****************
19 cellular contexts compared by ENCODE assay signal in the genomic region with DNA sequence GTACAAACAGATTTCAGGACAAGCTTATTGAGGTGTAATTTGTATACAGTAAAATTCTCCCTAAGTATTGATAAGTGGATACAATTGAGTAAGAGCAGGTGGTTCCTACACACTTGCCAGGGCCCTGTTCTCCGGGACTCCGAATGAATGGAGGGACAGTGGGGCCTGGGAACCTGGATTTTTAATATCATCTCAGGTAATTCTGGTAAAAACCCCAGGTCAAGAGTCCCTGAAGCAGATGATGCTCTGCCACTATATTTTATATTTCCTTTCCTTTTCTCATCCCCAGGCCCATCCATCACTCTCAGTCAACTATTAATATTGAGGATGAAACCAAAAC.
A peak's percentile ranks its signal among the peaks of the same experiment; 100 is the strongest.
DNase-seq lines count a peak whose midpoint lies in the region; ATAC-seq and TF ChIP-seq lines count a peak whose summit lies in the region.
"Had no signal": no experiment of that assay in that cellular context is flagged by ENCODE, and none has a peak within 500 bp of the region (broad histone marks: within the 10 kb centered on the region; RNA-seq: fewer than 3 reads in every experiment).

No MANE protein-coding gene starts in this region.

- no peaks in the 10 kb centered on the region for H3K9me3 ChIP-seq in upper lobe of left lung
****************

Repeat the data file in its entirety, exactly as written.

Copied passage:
19 cellular contexts compared by ENCODE assay signal in the genomic region with DNA sequence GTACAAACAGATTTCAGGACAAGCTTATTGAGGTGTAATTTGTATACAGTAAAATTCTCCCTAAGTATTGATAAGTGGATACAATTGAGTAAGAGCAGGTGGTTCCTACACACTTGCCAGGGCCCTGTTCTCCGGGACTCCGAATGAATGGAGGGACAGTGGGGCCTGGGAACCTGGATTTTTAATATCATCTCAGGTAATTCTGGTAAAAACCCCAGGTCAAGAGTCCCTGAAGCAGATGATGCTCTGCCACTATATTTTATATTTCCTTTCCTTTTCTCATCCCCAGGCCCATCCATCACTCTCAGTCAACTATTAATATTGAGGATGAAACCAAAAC.
A peak's percentile ranks its signal among the peaks of the same experiment; 100 is the strongest.
DNase-seq lines count a peak whose midpoint lies in the region; ATAC-seq and TF ChIP-seq lines count a peak whose summit lies in the region.
"Had no signal": no experiment of that assay in that cellular context is flagged by ENCODE, and none has a peak within 500 bp of the region (broad histone marks: within the 10 kb centered on the region; RNA-seq: fewer than 3 reads in every experiment).

No MANE protein-coding gene starts in this region.

- no peaks in the 10 kb centered on the region for H3K9me3 ChIP-seq in upper lobe of left lung